This analysis does not affect Count Three, the claim under the Idaho Whistleblower Act. Notice under the ITCA is not required as a condition precedent to suit under the Idaho Whistleblower Act. See Van v. Portneuf Medical Center, 212 P.3d 982, 987 (Id.Sup.Ct. 2009). The dismissal here is limited to Count Four.

Eleventh Amendment

Defendants argue that all compensatory damage claims against the defendants, except those against the individuals in their individual capacity, are barred by the Eleventh Amendment. The plaintiffs respond that the defendants have waived this defense by waiting too long to raise it.

Under the Eleventh Amendment, "agencies of the state are immune from private damage actions or suits for injunctive relief brought in federal court." Dittman v. California, 191 F.3d 1020, 1025 (9th Cir.1999). An exception under Ex Parte Young, 209 U.S. 123 (1908), however, allows citizens to sue state officers in their official capacities "for prospective declaratory or injunctive relief... for their alleged violations of federal law." Coal. to Defend Affirmative Action v. Brown, 674 F.3d 1128, 1134 (9th Cir.2012).

The immunity under the Eleventh Amendment may be waived. Hill v. Blind Indus. and Servs., 179 F.3d 754, 756 (9th Cir.1999). A waiver occurs "when the state's conduct during the litigation clearly manifests acceptance of the federal court's jurisdiction or is otherwise incompatible with an assertion of Eleventh Amendment immunity." Id. at 759. For example, when a state chose to defend on the merits and did not invoke its Eleventh Amendment immunity until the opening day of trial, the Circuit held that the state had waived its immunity. Id. In finding waiver, the Circuit reasoned that the state "hedged its bet on the trial's outcome" and that "[s]uch conduct undermines the integrity of the judicial system... wastes judicial resources, burdens jurors and witnesses, and imposes substantial costs upon the litigants." Id. at 756.

In another case, the Circuit found waiver where the state did not invoke immunity in its summary judgment brief, but raised it later after "listening to [the] court's substantive comments on the merits of [the] case...." In re Bliemeister, 296 F.3d 858, 862 (9th Cir. 2002). The Circuit found waiver because the state's delay in asserting immunity "was clearly a tactical decision." Id.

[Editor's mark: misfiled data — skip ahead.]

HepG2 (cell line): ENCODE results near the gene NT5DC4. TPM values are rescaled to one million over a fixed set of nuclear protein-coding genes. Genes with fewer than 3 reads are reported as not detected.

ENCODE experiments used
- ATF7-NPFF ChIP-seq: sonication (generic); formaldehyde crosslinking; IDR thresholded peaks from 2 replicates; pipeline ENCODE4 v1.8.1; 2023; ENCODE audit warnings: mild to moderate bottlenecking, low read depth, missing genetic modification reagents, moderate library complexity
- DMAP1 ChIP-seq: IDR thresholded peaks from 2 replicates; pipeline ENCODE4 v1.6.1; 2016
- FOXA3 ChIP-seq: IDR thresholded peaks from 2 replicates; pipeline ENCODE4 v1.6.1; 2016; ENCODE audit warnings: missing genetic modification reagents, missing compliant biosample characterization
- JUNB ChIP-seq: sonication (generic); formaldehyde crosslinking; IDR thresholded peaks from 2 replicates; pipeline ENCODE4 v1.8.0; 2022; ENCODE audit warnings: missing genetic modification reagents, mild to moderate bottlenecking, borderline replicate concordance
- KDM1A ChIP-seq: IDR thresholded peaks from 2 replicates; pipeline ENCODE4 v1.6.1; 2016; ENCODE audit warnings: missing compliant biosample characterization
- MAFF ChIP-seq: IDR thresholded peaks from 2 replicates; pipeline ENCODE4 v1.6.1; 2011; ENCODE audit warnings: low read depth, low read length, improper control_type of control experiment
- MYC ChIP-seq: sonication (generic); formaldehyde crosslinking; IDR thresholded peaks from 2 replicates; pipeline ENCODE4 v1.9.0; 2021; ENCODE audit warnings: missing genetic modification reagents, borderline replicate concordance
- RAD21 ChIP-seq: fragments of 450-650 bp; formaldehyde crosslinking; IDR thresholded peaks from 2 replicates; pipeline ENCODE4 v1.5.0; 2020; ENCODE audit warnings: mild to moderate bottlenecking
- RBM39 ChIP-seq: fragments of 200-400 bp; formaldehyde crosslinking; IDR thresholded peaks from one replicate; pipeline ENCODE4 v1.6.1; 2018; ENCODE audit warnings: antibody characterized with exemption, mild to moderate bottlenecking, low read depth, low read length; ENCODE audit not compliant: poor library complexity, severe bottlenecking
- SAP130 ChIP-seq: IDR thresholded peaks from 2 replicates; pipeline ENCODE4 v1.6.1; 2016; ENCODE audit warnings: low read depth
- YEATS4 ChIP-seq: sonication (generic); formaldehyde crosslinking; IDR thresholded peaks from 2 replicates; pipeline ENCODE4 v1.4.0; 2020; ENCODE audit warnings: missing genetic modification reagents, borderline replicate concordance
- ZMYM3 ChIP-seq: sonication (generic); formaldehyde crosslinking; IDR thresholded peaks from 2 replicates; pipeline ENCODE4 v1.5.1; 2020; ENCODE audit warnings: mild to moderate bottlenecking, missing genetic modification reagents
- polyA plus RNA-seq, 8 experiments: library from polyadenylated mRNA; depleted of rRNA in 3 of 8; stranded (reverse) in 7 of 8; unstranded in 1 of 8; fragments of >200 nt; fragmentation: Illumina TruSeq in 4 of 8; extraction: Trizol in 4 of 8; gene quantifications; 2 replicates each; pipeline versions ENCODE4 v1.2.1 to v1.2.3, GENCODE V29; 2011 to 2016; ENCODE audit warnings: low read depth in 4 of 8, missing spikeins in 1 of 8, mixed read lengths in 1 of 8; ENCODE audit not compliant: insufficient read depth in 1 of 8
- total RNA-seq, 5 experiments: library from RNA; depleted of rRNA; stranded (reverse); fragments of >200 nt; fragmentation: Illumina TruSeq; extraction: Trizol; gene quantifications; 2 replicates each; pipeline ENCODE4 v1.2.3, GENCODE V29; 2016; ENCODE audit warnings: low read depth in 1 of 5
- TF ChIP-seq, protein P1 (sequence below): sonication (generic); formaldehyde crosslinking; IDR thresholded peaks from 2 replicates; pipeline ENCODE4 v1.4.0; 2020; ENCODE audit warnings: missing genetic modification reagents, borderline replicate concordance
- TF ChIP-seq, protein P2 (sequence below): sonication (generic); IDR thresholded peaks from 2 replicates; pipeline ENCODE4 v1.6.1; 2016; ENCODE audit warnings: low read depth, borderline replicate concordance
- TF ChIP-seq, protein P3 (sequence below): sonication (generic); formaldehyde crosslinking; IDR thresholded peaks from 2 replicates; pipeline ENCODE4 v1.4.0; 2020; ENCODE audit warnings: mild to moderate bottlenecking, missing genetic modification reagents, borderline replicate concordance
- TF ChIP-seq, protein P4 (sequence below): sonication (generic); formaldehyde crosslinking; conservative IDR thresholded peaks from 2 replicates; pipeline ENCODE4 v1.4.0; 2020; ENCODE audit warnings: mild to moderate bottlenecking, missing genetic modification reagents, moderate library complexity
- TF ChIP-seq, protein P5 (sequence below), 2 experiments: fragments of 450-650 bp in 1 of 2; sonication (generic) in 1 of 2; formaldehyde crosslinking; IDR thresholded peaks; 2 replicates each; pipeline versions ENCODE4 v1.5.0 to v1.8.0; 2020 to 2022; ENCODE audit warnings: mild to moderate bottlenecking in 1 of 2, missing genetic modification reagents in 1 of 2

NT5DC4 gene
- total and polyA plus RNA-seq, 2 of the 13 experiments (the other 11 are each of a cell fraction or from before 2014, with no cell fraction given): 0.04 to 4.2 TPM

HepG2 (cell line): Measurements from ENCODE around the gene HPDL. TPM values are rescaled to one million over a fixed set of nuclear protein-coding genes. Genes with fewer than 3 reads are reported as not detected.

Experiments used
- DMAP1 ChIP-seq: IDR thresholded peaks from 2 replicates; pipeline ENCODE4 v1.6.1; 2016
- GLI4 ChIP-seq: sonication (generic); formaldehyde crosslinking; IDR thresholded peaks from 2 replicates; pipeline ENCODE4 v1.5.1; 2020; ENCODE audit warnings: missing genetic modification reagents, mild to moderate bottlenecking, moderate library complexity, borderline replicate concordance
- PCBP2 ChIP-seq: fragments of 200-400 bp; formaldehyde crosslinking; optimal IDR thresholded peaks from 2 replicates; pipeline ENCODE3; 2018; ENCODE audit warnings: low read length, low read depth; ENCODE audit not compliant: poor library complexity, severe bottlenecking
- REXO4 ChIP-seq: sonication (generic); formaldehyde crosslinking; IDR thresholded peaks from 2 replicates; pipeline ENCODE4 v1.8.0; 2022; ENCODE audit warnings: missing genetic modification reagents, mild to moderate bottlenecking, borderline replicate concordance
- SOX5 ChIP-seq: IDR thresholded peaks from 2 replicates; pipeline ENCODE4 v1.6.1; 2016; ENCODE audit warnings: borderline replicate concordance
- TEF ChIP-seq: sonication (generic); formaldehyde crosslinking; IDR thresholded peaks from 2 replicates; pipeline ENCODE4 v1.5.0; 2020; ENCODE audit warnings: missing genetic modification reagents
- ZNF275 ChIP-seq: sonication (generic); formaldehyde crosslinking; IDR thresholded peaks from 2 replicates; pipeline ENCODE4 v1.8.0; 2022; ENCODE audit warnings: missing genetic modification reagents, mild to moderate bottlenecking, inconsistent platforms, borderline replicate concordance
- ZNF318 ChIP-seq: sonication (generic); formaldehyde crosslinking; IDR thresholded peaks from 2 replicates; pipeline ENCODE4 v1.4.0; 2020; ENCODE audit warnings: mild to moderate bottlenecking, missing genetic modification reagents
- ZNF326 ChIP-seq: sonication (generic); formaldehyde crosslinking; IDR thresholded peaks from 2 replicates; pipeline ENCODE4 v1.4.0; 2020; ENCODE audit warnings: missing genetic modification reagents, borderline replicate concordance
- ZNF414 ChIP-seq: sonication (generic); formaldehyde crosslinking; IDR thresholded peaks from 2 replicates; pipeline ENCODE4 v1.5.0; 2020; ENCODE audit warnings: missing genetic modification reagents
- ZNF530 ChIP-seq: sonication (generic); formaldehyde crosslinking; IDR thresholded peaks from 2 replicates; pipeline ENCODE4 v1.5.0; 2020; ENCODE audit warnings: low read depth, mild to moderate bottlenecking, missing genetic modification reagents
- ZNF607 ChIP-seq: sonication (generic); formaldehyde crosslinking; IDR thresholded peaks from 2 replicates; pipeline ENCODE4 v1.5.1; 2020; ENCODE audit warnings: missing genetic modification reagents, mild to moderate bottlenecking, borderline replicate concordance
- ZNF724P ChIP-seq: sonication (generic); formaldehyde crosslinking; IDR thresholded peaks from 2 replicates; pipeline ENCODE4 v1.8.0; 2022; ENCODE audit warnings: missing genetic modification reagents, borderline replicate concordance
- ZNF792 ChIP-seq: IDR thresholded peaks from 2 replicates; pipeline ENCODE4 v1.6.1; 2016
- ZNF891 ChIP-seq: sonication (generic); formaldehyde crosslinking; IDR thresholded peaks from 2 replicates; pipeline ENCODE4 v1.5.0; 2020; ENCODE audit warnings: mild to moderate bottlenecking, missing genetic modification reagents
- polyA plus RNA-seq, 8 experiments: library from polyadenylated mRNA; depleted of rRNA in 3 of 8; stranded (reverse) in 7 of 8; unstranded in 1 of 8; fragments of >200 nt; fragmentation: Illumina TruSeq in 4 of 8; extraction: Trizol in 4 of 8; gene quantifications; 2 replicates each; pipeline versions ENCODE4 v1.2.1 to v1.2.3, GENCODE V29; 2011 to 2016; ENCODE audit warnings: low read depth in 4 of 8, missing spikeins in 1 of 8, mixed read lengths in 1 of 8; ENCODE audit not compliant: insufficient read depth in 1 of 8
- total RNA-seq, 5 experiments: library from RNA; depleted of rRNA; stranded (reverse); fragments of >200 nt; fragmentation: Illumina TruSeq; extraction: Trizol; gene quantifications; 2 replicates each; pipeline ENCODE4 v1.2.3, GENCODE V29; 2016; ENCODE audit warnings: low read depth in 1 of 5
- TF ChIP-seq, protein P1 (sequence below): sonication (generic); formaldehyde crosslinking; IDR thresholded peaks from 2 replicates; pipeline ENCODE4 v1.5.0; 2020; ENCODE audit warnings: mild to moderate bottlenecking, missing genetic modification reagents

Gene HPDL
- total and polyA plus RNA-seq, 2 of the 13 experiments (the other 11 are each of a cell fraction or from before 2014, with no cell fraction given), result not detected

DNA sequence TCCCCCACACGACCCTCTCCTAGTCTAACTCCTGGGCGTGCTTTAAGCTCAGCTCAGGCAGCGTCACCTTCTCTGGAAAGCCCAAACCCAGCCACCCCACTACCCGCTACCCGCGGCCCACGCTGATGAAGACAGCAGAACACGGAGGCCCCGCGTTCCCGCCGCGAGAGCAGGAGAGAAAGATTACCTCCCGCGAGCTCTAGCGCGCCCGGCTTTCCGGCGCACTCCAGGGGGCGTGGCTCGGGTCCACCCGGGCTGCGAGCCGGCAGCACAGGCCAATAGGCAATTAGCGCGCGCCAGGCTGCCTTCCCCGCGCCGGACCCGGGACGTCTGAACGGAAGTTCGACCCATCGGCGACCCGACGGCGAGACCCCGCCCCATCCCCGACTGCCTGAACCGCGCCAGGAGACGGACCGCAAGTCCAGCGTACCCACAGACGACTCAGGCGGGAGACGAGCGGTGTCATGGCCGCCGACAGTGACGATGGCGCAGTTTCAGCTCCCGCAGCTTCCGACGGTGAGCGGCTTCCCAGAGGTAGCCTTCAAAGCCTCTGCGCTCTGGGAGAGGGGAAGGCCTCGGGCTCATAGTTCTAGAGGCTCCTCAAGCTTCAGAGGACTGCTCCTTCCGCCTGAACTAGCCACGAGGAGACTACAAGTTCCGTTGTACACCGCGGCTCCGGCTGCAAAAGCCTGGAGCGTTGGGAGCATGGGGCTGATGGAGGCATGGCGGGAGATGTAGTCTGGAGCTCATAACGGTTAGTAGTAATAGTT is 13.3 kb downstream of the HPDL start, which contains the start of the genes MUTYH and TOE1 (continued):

In the present case, there is no evidence that defendants made a tactical decision to delay invoking immunity as the state did in Bliemeister, or hedged their bets in a manner that undermined the integrity of the proceedings as the state did in Hill. Plaintiffs cite no authority finding waiver where the defendants invoked immunity in their summary judgment motion, as they did here. For all these reasons, the Court rejects plaintiffs' argument that the Eleventh Amendment immunity has been waived.

Because the Eleventh Amendment applies, the Court will dismiss all monetary damages claims against the state agency defendant and the individual defendants sued in their official capacity. Claims against the individual defendants in their individual capacity are not affected. See Pena v. Gardner, 976 F.2d 469, 473 (9th Cir.1992). All that remains are (1) monetary damage claims against the individual defendants in their individual capacity, and (2) claims for declaratory and prospective injunctive relief against all defendants.[1]

First Amendment Claim

In Count One of their Second Amended Complaint, plaintiffs allege a cause of action for violation of their First Amendment rights. This claim - brought against state actors - should have been brought under 42 U.S.C. § 1983 but plaintiffs fail to cite that statute in their Second Amended Complaint. Defendants ask the Court to dismiss the claim for that failure. Plaintiffs respond that they ...